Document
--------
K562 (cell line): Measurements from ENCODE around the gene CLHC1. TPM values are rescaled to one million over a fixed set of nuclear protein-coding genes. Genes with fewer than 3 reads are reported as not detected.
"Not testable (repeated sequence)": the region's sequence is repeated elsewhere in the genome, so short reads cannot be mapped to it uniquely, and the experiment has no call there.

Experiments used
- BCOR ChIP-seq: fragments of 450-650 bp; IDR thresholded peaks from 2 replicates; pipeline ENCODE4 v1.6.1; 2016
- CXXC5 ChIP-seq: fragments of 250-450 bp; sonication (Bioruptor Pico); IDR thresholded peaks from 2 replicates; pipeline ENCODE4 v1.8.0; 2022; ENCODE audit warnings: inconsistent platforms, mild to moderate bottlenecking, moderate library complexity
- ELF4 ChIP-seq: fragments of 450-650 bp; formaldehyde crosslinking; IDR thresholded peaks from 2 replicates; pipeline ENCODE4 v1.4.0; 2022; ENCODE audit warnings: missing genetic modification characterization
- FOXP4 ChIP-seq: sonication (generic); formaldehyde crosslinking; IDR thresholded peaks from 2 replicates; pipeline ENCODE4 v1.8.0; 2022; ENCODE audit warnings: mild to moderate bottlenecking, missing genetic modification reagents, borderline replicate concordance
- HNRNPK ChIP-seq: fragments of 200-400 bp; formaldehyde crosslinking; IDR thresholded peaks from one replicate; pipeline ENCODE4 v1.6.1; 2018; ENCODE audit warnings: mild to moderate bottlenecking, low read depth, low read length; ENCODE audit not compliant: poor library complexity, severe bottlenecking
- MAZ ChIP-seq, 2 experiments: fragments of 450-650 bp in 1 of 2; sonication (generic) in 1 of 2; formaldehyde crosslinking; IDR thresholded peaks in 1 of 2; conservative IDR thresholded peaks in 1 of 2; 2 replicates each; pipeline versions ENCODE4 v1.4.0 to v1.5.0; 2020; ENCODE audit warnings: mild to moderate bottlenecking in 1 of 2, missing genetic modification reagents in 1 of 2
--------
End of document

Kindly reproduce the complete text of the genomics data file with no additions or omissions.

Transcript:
K562 (cell line): Measurements from ENCODE around the gene CLHC1. TPM values are rescaled to one million over a fixed set of nuclear protein-coding genes. Genes with fewer than 3 reads are reported as not detected.
"Not testable (repeated sequence)": the region's sequence is repeated elsewhere in the genome, so short reads cannot be mapped to it uniquely, and the experiment has no call there.

Experiments used
- BCOR ChIP-seq: fragments of 450-650 bp; IDR thresholded peaks from 2 replicates; pipeline ENCODE4 v1.6.1; 2016
- CXXC5 ChIP-seq: fragments of 250-450 bp; sonication (Bioruptor Pico); IDR thresholded peaks from 2 replicates; pipeline ENCODE4 v1.8.0; 2022; ENCODE audit warnings: inconsistent platforms, mild to moderate bottlenecking, moderate library complexity
- ELF4 ChIP-seq: fragments of 450-650 bp; formaldehyde crosslinking; IDR thresholded peaks from 2 replicates; pipeline ENCODE4 v1.4.0; 2022; ENCODE audit warnings: missing genetic modification characterization
- FOXP4 ChIP-seq: sonication (generic); formaldehyde crosslinking; IDR thresholded peaks from 2 replicates; pipeline ENCODE4 v1.8.0; 2022; ENCODE audit warnings: mild to moderate bottlenecking, missing genetic modification reagents, borderline replicate concordance
- HNRNPK ChIP-seq: fragments of 200-400 bp; formaldehyde crosslinking; IDR thresholded peaks from one replicate; pipeline ENCODE4 v1.6.1; 2018; ENCODE audit warnings: mild to moderate bottlenecking, low read depth, low read length; ENCODE audit not compliant: poor library complexity, severe bottlenecking
- MAZ ChIP-seq, 2 experiments: fragments of 450-650 bp in 1 of 2; sonication (generic) in 1 of 2; formaldehyde crosslinking; IDR thresholded peaks in 1 of 2; conservative IDR thresholded peaks in 1 of 2; 2 replicates each; pipeline versions ENCODE4 v1.4.0 to v1.5.0; 2020; ENCODE audit warnings: mild to moderate bottlenecking in 1 of 2, missing genetic modification reagents in 1 of 2